Frequently Asked Questions
Do mothers always get custody?
No. In Oregon, courts are not permitted to award custody based upon gender. The courts will take into account what is in the child's best interests. In addition, the court will look to which parent has been the primary care giver vs. the primary financial supporter - and oftentimes award custody to who has been the primary care giver to the child.
What factors influence child custody determinations?
The Oregon law that helps courts determine which parent is awarded custody is Oregon Revised Statute (ORS) 107.137. The statute states:
(1) Except as provided in subsection (5) of this section, in determining custody of a minor child under ORS 107.105 or 107.135, the court shall give primary consideration to the best interests and welfare of the child. In determining the best interests and welfare of the child, the court shall consider the following relevant factors:
(a) The emotional ties between the child and other family members;
(b) The interest of the parties in and attitude toward the child;
(c) The desirability of continuing an existing relationship;
(d) The abuse of one parent by the other;
(e) The preference for the primary caregiver of the child, if the caregiver is deemed fit by the court; and
(f) The willingness and ability of each parent to facilitate and encourage a close and continuing relationship between the other parent and the child. However, the court may not consider such willingness and ability if one parent shows that the other parent has sexually assaulted or engaged in a pattern of behavior of abuse against the parent or a child and that a continuing relationship with the other parent will endanger the health or safety of either parent or the child.
(2) The best interests and welfare of the child in a custody matter shall not be determined by isolating any one of the relevant factors referred to in subsection (1) of this section, or any other relevant factor, and relying on it to the exclusion of other factors. However, if a parent has committed abuse as defined in ORS 107.705, other than as described in subsection (5) of this section, there is a rebuttable presumption that it is not in the best interests and welfare of the child to award sole or joint custody of the child to the parent who committed the abuse.
(3) In determining custody of a minor child under ORS 107.105 or 107.135, the court shall consider the conduct, marital status, income, social environment or life style of either party only if it is shown that any of these factors are causing or may cause emotional or physical damage to the child.
(4) No preference in custody shall be given to the mother over the father for the sole reason that she is the mother, nor shall any preference be given to the father over the mother for the sole reason that he is the father.
(5)(a) The court determining custody of a minor child under ORS 107.105 or 107.135 shall not award sole or joint custody of the child to a parent if:
(A) The court finds that the parent has been convicted of rape under ORS 163.365 or 163.375 or other comparable law of another jurisdiction; and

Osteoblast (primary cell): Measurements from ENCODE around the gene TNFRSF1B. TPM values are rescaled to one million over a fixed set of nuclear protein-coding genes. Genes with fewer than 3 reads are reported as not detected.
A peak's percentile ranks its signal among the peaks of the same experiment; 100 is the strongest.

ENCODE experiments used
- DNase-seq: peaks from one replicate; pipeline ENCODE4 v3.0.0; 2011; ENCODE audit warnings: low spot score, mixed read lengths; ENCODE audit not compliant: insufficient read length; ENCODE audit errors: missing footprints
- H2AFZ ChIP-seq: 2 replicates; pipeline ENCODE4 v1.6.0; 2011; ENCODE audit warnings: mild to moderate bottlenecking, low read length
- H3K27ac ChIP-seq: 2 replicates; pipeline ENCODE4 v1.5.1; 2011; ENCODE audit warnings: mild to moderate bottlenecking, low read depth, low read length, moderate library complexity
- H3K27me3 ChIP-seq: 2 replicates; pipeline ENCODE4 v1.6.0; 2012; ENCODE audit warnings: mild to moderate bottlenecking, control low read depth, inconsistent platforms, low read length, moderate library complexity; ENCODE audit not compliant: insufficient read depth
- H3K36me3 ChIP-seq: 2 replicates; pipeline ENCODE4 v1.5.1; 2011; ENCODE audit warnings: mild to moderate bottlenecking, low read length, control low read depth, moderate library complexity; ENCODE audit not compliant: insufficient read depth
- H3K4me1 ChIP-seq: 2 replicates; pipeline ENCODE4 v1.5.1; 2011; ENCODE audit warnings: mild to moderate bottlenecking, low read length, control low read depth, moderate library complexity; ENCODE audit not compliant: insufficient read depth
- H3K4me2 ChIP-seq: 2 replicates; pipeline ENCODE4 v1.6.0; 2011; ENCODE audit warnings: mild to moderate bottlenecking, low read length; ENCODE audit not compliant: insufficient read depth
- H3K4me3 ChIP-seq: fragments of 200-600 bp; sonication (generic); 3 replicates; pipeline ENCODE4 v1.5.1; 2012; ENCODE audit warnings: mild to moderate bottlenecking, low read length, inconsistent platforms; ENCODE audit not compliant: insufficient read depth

(B) The rape resulted in the conception of the child.
(b) A denial of custody under this subsection does not relieve the parent of any obligation to pay child support.
If my ex and I share joint custody will I still have to pay child support?
Maybe. The calculation of child support in Oregon has nothing to do with custody. Child support is calculated primarily upon each party's gross monthly income and annual overnight parenting time. Therefore, even if parties share joint custody, one party may still be ordered to pay child support.
Can I stop allowing my ex their parenting time if they do not pay their child support?
No. In Oregon, parenting time is set forth in the parenting plan contained in the court's order. One parent has no authority to deny the other parent his or her parenting time without an order from the court to the contrary. If your ex is not paying child support, you may seek legal remedies, but denial of his or her parenting time is not allowed.
What is the difference between sole custody and joint custody?
Sole custody (basically) allows one parent to make decisions for the child (such as which school they attend, and non-emergency healthcare decisions). Joint custody (which must be agreed upon by both parents) allows both parents to participate in the child's decisions.
How is child support determined?
Oregon child support is calculated according to Oregon's Uniform Child Support Guidelines found in Oregon's Administrative Rules (OAR). There is also an online child support calculator to assist attorneys, courts, and parties in determining child support in most circumstances.
How much does a custody study cost?
It varies by county. Some counties (such as Multnomah) have their own Family Court Services department who facilitate the custody studies - other counties (such as Marion) merely have a list of court-approved custody evaluators. Private custody study evaluators can also be hired so long as they have appropriate experience and education. Depending upon a court's resources, the cost of custody studies can vary greatly. For example, the approximate cost of a custody study in Multnomah county is $600 per parent - compared to Marion county where the approximate cost is $2,500 per parent. Private custody study evaluators can cost anywhere between $3,500-$7,000 (total cost).
Who is responsible to pay for the cost of the custody study?
The court has discretion to apportion the cost as it sees fit. Oftentimes the court will make each parent pay for half of the cost of the study. Sometimes, the court may make one parent pay the entire cost, but can also reserve the right to re-apportion the study's costs at the final trial.